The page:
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A massive Asteroid to pass by Earth on March 21st, NASA warns

According to reports from NASA, the most massive asteroid to pass by Earth this year will reach within nearly 1.25 million miles (two million kilometres) of our planet on March 21.
This will permit the astronomers to get a unique solid look at the asteroid, the US space agency added.
The largest asteroid, 2001 FO32, is expected to be about 3,000 feet in diameter and was discovered 20 years ago, NASA told.
“We know the orbital path of 2001 FO32 around the Sun very accurately,” said Paul Chodas, director of the Center for Near-Earth Object Studies. “There is no chance the asteroid will get any closer to Earth than 1.25 million miles.”
That is approximately 5.25 times the distance of the Earth from the Moon but still close enough for 2001 FO32 to be categorised as a “potentially hazardous asteroid.”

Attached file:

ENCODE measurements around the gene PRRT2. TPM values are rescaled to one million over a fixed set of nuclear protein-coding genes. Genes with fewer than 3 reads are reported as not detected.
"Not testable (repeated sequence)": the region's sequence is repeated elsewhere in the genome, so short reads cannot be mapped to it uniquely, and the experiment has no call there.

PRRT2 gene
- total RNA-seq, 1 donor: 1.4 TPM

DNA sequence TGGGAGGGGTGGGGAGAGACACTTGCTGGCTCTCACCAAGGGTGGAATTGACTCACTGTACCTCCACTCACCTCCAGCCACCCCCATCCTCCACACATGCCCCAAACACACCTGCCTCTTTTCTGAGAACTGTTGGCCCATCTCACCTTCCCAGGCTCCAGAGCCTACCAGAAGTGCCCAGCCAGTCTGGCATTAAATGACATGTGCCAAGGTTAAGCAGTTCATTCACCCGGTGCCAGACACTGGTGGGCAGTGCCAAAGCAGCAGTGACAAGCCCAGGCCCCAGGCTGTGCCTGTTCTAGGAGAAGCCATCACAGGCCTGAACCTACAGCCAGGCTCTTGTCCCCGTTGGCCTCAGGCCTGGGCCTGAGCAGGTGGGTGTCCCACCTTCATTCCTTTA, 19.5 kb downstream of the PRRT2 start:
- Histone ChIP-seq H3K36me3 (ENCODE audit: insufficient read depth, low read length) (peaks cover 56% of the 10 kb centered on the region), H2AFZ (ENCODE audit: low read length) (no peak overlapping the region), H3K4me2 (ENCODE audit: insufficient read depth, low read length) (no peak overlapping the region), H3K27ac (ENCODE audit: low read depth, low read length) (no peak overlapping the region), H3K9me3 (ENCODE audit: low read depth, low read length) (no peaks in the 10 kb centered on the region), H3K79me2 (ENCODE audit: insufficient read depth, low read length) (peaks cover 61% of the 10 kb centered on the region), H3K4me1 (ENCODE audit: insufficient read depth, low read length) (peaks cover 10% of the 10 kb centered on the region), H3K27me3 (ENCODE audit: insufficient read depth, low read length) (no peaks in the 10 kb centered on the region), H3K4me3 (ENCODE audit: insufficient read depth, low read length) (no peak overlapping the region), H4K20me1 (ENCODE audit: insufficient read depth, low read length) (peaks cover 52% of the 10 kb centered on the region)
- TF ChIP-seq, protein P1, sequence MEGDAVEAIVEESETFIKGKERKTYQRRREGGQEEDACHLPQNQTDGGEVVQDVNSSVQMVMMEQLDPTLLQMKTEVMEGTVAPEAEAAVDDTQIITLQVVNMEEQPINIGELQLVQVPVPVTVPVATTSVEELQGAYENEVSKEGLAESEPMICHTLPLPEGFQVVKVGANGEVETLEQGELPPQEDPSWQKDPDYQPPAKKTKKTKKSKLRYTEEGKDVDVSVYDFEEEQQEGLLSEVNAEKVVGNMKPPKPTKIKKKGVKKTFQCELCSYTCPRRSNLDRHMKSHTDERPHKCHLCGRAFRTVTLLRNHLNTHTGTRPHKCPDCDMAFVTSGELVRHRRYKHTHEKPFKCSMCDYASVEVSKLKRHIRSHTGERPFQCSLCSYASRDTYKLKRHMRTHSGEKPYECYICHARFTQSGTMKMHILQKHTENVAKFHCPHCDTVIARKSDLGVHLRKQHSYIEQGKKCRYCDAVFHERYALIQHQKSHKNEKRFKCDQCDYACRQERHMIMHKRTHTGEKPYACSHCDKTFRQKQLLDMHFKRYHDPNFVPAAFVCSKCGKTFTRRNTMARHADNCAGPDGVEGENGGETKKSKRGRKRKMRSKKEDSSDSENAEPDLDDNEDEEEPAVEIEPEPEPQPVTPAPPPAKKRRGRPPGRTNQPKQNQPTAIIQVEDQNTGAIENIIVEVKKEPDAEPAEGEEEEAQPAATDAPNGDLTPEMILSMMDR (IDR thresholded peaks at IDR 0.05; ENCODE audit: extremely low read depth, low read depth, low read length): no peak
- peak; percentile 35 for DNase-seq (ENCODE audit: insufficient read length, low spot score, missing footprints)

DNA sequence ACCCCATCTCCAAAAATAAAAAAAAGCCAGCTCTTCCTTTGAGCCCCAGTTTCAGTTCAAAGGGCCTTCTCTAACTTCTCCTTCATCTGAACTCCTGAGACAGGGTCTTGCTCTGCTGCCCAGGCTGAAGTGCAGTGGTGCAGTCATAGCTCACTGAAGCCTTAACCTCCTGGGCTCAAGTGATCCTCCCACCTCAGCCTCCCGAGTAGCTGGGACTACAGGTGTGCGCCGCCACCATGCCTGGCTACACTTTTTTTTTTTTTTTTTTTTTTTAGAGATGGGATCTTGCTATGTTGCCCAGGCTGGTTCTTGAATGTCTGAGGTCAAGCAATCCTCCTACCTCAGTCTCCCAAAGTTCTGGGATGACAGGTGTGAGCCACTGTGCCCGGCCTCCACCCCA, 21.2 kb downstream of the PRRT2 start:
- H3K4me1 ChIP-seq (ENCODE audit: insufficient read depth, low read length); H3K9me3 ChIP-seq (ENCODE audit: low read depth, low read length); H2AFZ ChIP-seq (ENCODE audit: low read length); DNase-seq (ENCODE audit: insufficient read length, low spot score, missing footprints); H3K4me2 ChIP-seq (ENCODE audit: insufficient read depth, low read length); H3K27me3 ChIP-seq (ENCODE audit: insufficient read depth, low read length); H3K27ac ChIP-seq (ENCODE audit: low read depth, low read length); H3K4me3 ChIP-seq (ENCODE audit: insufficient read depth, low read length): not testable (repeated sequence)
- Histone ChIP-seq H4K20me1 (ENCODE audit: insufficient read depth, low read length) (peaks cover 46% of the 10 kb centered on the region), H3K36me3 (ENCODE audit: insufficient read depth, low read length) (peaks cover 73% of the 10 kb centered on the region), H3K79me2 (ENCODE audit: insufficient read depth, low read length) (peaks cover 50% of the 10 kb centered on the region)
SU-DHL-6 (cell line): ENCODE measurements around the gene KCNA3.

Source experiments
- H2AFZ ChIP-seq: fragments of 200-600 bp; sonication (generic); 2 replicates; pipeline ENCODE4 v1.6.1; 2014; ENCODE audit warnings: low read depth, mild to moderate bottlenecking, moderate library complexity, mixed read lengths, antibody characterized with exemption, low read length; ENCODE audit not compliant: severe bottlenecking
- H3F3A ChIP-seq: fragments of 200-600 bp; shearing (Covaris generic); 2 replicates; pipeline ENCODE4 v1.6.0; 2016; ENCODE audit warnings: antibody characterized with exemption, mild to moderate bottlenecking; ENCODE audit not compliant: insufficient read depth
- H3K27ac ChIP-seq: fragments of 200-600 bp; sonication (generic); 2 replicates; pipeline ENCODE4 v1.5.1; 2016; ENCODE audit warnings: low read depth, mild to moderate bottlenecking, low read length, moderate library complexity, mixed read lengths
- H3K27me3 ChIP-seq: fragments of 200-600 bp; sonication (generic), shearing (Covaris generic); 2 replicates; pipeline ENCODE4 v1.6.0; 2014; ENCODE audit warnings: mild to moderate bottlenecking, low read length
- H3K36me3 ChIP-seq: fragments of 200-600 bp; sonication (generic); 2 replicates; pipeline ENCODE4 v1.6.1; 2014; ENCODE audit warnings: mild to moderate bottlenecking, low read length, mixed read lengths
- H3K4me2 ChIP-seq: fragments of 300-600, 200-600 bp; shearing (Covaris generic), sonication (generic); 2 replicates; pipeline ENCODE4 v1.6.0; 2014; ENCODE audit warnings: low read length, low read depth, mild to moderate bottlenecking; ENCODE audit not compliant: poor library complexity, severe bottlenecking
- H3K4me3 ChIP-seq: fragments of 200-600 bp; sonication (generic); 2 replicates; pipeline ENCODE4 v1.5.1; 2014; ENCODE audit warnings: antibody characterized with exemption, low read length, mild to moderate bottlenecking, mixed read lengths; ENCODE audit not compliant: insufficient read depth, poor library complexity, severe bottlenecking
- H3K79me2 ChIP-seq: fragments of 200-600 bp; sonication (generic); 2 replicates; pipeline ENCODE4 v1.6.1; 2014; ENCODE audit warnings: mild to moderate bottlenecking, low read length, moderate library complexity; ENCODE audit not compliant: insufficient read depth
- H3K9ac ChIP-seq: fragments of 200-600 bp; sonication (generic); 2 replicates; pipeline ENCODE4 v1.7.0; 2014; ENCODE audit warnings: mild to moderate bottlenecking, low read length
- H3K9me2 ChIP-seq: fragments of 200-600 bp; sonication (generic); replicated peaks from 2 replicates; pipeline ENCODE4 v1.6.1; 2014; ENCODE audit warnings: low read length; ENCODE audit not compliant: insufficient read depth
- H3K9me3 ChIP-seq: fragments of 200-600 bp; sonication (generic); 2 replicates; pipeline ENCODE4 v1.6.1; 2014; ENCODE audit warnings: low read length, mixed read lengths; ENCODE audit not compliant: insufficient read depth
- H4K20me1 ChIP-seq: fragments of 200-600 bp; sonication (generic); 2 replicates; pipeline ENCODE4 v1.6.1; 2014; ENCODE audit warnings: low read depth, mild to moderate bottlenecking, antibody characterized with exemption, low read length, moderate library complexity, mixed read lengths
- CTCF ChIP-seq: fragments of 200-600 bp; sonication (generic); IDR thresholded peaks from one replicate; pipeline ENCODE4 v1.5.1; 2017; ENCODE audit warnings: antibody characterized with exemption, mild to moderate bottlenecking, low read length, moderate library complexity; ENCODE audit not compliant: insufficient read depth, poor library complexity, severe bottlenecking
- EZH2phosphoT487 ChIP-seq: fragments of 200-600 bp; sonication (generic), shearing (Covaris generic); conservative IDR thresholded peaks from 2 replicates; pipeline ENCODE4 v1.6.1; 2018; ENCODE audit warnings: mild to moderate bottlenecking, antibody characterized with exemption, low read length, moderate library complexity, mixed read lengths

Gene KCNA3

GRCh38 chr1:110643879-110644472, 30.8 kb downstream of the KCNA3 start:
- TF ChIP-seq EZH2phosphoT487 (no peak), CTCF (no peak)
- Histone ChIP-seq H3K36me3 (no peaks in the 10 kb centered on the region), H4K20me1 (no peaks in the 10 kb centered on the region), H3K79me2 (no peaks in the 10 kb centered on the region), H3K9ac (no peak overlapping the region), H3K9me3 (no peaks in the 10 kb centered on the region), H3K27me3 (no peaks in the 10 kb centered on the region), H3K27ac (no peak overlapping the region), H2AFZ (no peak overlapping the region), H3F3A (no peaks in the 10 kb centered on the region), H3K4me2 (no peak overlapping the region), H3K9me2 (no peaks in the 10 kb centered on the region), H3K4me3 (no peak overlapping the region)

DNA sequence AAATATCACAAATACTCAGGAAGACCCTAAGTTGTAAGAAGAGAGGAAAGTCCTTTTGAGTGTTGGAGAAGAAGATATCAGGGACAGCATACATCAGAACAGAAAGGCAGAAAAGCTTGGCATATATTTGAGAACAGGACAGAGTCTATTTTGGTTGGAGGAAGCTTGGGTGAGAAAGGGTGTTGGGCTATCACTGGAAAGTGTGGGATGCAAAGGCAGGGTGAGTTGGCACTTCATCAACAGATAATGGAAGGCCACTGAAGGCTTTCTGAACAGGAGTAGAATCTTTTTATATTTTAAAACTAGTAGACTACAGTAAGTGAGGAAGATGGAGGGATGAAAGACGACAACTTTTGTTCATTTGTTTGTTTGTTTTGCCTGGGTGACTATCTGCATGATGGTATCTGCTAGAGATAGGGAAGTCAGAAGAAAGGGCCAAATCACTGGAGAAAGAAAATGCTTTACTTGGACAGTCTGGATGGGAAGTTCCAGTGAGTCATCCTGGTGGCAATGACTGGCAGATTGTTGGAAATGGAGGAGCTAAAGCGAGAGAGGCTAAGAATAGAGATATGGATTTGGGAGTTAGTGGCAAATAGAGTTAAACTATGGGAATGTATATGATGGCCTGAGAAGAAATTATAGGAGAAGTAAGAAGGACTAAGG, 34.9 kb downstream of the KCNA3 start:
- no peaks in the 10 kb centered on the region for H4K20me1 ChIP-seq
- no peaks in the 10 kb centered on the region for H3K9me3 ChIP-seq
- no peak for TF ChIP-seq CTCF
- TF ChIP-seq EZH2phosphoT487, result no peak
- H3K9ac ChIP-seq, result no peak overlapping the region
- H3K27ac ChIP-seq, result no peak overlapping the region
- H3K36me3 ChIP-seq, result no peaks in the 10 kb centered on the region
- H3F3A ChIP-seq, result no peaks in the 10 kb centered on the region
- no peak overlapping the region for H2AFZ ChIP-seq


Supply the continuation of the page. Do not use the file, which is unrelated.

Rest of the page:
The 2001 FO32 asteroid will pass by at about 77,000 miles per hour faster than the speed at which most asteroids confront Earth, NASA said.
“Currently, little is known about this object, so the very close encounter provides an outstanding opportunity to learn a great deal about this asteroid,” said Lance Benner, principal scientist at NASA’s Jet Propulsion Laboratory.
Astronomers look forward to understand the asteroid’s size in a better way and also to assess a rough idea of its composition by studying light reflecting off its surface, NASA said.
“When sunlight hits an asteroid’s surface, minerals in the rock absorb some wavelengths while reflecting others,” NASA said. “By studying the spectrum of light reflecting off the surface, astronomers can measure the chemical ‘fingerprints’ of the minerals on the surface of the asteroid.”
Avocational astronomers in some parts of the globe should be able to conduct their own observations.
“The asteroid will be brightest while it moves through southern skies, Chodas said.
“Amateur astronomers in the southern hemisphere and at low northern latitudes should be able to see this asteroid using moderate size telescopes with apertures of at least eight inches in the nights leading up to closest approach, but they will probably need star charts to find it.”

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